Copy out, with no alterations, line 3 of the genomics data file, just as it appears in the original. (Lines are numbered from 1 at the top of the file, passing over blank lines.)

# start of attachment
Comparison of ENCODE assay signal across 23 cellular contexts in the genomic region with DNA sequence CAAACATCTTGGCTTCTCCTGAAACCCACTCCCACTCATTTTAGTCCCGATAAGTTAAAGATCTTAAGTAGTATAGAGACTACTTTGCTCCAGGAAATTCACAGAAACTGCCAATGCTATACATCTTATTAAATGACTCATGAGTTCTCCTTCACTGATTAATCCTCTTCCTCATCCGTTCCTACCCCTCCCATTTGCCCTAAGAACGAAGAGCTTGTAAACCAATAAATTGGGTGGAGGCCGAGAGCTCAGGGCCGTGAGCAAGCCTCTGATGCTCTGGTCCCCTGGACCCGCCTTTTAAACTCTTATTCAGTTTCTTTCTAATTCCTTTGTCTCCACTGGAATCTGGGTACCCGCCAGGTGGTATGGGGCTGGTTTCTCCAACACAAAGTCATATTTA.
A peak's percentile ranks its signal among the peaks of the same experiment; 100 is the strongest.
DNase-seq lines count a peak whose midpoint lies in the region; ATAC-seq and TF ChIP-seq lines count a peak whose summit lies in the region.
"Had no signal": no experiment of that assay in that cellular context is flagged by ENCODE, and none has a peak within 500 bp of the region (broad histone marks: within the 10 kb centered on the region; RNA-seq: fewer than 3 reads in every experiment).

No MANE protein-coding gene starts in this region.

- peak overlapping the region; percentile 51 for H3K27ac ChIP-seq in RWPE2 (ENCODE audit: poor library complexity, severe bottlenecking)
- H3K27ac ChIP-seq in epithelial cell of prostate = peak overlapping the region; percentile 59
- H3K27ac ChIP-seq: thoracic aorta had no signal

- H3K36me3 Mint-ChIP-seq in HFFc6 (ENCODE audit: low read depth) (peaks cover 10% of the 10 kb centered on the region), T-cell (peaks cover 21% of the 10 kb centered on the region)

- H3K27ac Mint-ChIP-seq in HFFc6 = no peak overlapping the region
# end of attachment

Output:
DNase-seq lines count a peak whose midpoint lies in the region; ATAC-seq and TF ChIP-seq lines count a peak whose summit lies in the region.